Currently 93 percent of Minnesota’s 330 school districts receive less aid per pupil today than they did in 2003, when adjusted for inflation.
Projections based on current state law indicate a continued decline in real per pupil school aid through 2021, as shown on this graph.
LONG-TERM FACILITY MAINTENANCE
Long-Term Facility Maintenance (LTFM) funding is now frozen at $380 per adjusted pupil unit for school districts other than the largest districts, which are eligible for Alternative Facilities Funding. They continue to submit 10-year plans to the Minnesota Department of Education (MDE) for the maintenance of their buildings and then levy what they need.
As a result, the funding gap for rural schools is projected to grow to $262 per pupil in four years. LTFM is equalized at 123 percent of average Modified Adjusted Net Tax Capacity (ANTC) and eligible for Ag2School when districts bond against future LTFM revenue.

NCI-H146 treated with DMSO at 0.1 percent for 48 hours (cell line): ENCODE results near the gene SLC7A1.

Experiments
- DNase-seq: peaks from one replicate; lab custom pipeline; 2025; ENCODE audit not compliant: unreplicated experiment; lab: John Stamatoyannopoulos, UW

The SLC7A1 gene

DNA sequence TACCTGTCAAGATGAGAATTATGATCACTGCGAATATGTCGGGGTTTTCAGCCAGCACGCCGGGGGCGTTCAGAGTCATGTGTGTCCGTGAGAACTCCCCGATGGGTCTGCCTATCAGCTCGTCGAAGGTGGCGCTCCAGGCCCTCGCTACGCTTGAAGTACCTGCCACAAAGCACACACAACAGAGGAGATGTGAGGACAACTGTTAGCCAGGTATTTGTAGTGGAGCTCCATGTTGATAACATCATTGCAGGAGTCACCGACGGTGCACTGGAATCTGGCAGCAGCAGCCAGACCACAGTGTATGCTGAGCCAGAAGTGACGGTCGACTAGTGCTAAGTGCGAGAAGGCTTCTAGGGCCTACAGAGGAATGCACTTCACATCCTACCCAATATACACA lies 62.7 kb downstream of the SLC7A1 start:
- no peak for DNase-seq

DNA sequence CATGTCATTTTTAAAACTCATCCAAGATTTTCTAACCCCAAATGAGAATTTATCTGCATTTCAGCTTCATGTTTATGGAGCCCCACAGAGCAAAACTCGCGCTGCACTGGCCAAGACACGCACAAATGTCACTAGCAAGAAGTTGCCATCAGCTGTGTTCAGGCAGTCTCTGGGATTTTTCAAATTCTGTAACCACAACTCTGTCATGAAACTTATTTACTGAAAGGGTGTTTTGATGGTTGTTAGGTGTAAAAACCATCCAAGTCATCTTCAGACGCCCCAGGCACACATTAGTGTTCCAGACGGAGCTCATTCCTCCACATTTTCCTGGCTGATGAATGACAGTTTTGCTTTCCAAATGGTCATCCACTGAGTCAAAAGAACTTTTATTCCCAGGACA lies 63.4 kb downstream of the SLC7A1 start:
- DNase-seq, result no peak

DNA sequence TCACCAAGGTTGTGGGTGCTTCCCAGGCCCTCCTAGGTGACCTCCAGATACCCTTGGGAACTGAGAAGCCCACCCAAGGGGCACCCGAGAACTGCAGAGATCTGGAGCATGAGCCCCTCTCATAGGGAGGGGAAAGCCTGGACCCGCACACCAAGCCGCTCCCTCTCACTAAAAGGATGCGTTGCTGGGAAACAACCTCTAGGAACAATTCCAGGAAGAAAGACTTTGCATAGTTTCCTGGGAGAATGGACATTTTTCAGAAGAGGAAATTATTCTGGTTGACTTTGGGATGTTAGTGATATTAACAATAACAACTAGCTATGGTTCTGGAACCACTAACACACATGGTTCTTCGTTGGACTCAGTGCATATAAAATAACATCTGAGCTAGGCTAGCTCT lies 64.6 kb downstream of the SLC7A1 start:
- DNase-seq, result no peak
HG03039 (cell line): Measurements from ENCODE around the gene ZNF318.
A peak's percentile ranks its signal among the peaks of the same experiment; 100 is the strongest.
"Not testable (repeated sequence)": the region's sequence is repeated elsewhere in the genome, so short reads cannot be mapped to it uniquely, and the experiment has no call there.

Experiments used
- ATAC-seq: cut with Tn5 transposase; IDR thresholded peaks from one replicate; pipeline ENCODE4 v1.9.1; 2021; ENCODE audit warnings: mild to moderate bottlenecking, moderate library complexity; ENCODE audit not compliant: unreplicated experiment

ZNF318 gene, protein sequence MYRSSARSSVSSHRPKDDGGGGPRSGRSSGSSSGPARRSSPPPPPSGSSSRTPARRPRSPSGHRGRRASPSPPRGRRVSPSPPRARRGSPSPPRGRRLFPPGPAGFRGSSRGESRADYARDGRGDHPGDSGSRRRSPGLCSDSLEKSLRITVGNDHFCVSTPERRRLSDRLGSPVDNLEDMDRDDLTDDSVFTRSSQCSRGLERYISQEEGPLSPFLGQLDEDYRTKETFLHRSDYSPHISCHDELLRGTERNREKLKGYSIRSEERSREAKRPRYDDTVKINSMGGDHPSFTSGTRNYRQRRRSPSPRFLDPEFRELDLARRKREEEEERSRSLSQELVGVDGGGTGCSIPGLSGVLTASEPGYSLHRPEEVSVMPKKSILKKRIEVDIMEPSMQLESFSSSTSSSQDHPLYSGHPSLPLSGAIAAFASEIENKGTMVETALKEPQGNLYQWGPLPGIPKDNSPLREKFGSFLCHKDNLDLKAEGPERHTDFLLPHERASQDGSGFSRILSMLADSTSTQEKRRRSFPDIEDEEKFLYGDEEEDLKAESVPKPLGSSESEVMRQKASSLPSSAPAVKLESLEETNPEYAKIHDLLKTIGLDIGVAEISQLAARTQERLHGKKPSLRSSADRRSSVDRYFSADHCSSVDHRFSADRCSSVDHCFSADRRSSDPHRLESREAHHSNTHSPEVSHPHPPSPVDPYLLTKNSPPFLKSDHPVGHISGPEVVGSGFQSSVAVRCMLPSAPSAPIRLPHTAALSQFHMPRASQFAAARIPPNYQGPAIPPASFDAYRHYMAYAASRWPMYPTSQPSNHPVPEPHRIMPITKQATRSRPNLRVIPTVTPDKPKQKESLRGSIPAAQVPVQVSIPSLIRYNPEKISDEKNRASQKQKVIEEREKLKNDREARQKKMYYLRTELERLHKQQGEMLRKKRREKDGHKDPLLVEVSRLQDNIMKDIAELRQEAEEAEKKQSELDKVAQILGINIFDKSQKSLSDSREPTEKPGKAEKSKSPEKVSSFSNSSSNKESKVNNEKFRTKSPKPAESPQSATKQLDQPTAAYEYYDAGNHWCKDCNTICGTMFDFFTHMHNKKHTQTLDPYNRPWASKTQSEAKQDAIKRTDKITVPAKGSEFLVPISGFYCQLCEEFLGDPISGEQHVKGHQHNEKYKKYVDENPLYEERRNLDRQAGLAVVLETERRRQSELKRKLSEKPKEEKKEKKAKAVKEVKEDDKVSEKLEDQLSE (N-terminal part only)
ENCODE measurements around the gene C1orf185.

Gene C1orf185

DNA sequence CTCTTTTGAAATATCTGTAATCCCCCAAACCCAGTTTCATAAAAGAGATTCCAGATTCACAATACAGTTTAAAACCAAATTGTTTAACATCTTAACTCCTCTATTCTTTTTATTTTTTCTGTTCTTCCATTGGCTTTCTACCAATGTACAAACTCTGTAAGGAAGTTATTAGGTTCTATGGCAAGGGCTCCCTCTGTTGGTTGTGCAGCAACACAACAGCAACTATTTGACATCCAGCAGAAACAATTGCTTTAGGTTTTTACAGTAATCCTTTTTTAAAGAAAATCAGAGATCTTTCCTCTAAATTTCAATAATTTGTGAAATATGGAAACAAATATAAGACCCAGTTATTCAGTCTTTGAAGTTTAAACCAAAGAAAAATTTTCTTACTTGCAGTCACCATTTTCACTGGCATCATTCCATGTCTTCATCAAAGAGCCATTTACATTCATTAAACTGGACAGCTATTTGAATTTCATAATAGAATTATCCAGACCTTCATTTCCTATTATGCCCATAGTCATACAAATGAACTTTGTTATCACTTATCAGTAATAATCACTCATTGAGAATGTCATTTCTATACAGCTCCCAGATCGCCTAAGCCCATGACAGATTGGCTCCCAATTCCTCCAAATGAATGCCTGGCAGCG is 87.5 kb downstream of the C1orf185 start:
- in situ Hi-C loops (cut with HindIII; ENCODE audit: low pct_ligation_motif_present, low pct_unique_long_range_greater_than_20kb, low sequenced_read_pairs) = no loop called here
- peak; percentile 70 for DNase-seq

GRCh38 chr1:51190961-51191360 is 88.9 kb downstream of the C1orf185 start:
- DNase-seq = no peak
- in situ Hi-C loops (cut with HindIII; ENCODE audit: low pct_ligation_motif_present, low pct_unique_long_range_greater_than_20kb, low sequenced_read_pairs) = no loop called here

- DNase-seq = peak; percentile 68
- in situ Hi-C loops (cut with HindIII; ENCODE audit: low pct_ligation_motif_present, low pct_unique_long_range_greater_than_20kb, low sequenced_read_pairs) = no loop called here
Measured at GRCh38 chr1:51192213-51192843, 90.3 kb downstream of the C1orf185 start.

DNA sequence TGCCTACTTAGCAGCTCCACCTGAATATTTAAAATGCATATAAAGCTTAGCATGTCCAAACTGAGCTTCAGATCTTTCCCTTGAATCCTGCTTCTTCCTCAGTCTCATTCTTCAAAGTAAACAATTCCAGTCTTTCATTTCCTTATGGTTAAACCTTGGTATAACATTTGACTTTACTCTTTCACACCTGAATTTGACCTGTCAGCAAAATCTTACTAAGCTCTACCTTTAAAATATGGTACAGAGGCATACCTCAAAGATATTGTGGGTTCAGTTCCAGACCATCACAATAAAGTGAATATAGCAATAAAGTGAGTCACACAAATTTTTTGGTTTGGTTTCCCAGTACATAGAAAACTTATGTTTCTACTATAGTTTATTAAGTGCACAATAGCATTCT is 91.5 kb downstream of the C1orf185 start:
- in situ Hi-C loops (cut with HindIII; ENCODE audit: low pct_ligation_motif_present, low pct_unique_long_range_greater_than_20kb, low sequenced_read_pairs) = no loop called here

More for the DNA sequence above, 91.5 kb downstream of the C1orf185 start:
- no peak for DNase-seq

Enacted in 2015, LTFM helps school districts address their facility needs. The funding can be used for deferred capital expenditures, maintenance projects, increasing accessibility, improving health, safety and environmental management and voluntary PreK.
MREA advocated in 2015 to secure the new revenue and in 2018 to provide school districts greater flexibility in its uses. School districts in Minnesota saw a median increase of $214 per pupil in LTFM revenue.
Prior to this funding, there was a funding differential that led the state’s 25 largest school districts to spend an average of $2.79 per square foot while 314 other school districts in the state, representing half of Minnesota’s student body spent an average of 58 cents per square foot. Learn more.
A wide gap in household income between metro and rural areas significantly impacts the funding available for local schools. There is a 2:3 rural to metro ratio that results in 50 percent more buying power in metro area, as illustrated in this chart.
The median metro district household income falls in the 6th percentile of Minnesota rural districts. Only 4 percent of rural districts are wealthier per household than half of the metro districts.